Like the St. George Family History Expo, attendance at the South Davis Family History Fair is way down in the wake of RootsTech, a new national genealogy conference. Two years ago 1,700 people attended the fair. Up against NGS in Salt Lake last year, attendance dropped to 1,100. This year, less than 800 people pre-registered and walk-ins were unlikely to exceed 200.
The same cannot be said of Utah conferences produced by the for-profit Family History Expos company. They are suffering from a double whammy. Just days before last year’s St. George Expo, they lost their server in a fire suppression accident. The server contained a mailing list of interested attendees that had taken years to build. Hard on the heels of the loss came back-to-back national conferences in nearby Salt Lake City, Utah: the 2010 National Genealogical Society Conference and the 2011 RootsTech Conference. Attendance of subsequent conferences has decreased greatly. As a personal venture of Holly Hansen, financial losses are devastating.
Different conferences have different personalities and fill different needs.
RootsTech had glitz and expensive production values. The rock music each morning before and after the general session set the energy level for the day. By contrast, the South Davis Family History Fair prelude was conservative Mormon hymns followed by a lay minister’s welcome and invocation.
NGS and FGS conferences are four day marathons with a deczon tracks and 200 classes taught by paid industry experts. The locations move each year among cities with genealogically significance: long histories or major genealogical holdings. With travel costs, four days lodging, four vacation days, and two-hundred dollar registration fees, the conference mainly attracts professionals, vendors, presenters, die-hards, and locals.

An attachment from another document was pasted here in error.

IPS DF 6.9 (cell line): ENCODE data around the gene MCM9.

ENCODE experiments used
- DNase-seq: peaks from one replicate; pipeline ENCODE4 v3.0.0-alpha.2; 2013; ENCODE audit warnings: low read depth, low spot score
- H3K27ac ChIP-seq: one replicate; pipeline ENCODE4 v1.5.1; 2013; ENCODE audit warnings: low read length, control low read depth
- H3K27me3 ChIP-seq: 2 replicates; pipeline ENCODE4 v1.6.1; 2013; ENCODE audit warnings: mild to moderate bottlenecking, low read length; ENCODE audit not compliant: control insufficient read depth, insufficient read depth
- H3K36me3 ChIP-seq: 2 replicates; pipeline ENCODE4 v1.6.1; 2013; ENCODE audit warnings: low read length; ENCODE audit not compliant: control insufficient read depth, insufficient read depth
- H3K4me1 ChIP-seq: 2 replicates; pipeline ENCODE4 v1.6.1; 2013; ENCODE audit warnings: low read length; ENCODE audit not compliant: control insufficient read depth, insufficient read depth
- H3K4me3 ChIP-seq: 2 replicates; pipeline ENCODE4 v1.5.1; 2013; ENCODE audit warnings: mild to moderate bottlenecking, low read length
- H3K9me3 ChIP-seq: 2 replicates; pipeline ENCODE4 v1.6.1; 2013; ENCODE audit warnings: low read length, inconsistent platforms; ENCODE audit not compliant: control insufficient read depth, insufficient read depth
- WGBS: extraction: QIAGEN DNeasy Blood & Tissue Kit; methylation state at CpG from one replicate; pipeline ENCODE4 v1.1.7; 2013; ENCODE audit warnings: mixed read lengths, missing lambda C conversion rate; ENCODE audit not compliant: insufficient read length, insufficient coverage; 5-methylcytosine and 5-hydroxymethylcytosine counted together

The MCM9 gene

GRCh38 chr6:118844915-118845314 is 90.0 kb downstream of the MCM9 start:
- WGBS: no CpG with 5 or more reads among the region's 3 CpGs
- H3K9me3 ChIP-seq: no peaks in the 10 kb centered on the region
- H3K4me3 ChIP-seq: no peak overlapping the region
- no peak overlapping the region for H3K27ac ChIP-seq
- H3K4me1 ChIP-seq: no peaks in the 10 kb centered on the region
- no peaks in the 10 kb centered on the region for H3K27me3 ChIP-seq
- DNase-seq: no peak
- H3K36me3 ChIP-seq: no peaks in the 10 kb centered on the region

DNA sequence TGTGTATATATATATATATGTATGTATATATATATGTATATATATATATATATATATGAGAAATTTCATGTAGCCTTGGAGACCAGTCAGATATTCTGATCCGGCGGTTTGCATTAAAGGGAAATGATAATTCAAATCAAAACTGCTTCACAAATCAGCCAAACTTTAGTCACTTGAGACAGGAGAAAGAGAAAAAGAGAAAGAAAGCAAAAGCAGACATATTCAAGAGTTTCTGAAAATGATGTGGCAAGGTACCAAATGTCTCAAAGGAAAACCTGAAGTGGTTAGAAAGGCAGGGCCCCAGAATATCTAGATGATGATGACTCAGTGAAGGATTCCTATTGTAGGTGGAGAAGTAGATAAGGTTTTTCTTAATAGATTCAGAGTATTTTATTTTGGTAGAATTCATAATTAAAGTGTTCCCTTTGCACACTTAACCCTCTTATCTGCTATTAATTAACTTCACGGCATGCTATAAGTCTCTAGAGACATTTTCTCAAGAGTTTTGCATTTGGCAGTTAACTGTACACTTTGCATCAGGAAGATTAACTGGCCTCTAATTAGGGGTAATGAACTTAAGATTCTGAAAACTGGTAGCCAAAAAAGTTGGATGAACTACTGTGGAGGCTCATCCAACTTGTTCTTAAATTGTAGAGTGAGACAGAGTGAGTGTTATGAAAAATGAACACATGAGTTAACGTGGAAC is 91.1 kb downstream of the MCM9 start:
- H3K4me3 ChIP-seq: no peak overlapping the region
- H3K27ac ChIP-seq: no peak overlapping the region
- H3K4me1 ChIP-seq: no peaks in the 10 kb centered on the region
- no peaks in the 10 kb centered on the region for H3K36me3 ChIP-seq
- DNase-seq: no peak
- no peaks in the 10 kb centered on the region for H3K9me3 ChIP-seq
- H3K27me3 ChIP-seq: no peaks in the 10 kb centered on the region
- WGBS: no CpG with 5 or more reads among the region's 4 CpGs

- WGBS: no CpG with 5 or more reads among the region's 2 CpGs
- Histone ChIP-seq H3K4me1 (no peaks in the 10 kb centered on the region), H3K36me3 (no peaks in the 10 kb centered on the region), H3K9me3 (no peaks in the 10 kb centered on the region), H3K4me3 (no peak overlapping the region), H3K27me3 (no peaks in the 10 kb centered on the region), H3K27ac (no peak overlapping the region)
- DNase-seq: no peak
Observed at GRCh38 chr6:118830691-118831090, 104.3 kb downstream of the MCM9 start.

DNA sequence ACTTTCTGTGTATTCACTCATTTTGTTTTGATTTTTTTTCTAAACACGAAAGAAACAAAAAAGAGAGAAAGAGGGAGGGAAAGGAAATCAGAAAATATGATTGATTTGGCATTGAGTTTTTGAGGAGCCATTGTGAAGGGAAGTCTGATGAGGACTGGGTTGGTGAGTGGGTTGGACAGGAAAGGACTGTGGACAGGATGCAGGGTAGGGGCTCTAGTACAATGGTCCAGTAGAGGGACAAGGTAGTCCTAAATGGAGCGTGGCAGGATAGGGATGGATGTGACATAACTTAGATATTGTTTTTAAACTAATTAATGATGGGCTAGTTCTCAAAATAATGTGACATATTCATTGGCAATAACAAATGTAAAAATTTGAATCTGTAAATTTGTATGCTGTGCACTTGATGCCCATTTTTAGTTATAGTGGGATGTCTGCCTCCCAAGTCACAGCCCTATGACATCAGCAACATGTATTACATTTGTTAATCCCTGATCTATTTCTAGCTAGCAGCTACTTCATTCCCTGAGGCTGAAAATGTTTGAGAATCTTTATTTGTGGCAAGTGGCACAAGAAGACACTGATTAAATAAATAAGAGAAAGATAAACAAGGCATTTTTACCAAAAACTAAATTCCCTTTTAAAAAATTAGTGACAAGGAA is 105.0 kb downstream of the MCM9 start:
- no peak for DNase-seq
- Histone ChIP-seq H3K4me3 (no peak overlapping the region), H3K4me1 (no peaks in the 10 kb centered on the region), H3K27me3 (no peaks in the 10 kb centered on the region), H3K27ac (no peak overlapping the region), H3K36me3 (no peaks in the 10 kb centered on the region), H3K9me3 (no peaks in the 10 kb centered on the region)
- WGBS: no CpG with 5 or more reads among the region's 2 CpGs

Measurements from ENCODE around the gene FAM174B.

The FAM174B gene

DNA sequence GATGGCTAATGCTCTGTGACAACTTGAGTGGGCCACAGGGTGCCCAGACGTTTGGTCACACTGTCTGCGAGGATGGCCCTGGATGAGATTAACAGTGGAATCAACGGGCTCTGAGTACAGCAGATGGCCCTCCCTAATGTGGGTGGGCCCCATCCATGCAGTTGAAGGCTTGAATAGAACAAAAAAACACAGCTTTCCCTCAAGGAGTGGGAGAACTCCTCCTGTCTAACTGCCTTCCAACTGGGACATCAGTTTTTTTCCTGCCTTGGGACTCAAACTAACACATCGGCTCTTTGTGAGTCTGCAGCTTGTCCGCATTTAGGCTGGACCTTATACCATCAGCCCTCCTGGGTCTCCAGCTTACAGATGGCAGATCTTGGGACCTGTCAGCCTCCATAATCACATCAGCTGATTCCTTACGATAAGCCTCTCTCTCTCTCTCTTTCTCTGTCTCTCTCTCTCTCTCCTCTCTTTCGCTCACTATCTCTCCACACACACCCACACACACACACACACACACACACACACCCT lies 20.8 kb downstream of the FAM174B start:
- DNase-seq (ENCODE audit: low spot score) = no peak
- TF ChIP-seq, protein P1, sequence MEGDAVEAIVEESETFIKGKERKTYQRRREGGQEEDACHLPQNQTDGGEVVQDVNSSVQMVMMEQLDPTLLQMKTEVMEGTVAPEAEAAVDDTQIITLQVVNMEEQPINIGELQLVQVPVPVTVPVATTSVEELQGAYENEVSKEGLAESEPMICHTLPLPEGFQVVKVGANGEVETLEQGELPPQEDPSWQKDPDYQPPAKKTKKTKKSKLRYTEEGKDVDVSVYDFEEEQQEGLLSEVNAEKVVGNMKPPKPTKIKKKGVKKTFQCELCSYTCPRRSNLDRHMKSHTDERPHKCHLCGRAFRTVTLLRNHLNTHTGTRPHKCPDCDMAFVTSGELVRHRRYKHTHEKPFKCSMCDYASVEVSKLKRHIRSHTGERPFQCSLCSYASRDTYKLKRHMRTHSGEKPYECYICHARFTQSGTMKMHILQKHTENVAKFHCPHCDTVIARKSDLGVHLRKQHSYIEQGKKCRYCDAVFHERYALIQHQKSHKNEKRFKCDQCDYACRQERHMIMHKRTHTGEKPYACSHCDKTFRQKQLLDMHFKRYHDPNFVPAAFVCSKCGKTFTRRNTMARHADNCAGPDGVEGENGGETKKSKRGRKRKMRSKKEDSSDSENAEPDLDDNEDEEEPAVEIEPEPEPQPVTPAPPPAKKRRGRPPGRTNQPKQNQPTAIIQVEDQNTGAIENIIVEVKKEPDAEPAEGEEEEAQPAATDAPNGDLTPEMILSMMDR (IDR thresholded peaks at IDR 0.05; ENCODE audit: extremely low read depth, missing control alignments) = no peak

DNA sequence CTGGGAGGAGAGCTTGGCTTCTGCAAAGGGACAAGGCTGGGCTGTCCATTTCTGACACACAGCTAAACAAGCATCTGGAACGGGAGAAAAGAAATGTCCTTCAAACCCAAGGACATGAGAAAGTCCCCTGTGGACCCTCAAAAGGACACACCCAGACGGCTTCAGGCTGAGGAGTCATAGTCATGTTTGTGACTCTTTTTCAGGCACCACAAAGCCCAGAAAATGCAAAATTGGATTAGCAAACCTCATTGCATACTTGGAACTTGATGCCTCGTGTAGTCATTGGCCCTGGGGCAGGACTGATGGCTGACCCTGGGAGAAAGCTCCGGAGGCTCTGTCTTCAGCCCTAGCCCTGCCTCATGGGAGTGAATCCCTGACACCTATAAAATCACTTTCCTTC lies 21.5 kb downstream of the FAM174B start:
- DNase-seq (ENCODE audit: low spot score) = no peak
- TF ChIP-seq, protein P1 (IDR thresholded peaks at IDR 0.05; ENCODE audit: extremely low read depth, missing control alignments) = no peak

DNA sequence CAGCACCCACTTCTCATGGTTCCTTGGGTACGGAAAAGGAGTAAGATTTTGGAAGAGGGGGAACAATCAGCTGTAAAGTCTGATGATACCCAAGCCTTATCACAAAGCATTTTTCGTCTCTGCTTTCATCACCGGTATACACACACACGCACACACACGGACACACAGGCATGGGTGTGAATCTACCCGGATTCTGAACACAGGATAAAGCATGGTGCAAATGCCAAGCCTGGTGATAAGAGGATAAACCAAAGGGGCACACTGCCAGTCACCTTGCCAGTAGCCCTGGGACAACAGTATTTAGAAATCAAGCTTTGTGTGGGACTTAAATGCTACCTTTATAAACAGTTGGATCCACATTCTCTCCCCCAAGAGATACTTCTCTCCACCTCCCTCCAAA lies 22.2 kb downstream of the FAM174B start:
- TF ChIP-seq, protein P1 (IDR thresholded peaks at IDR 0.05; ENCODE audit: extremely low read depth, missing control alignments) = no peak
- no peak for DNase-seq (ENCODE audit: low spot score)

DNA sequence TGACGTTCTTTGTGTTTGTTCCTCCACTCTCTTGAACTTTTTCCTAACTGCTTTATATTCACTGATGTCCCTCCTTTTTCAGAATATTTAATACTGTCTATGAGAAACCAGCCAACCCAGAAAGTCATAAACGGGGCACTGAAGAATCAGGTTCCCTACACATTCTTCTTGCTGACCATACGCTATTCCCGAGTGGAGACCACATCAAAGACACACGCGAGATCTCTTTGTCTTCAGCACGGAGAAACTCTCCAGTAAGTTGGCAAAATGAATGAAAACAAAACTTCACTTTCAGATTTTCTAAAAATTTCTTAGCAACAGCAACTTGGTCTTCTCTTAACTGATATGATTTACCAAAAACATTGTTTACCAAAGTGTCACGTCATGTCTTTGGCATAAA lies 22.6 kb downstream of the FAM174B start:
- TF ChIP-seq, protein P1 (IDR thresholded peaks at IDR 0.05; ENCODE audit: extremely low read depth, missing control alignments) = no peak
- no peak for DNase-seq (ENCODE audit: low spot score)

By contrast, conferences by Family History Expos are inexpensive, overnight events within the budget of beginning genealogists. Industry luminary, Dick Eastman, pointed out their unique value proposition in “Wrap-Up: Family History Expo 2008 in St. George, Utah.” Registration costs are kept low by cutting expenses in every way possible. Smaller cities are used to cut venue costs and provide attendees with cheap, overnight lodging. Attendees receive a plastic bag instead of an embroidered cloth carrying bag. Presenters are not compensated for either travel or speaking and provide their own projectors.
Industry pundits are already wondering about the effect RootsTech may have on the national genealogical conferences of the Federation of Genealogical Societies and the National Genealogical Society. (See “NGS and FGS: Rethink your policies in light of RootsTech.”)
In my opinion, the future of RootsTech itself is not beyond question. (I don’t know anything you don’t. These are just my own speculations.) Did sponsors see enough value for their investment? In particular, I wonder how much FamilySearch subsidized the conference and what the value proposition is for them.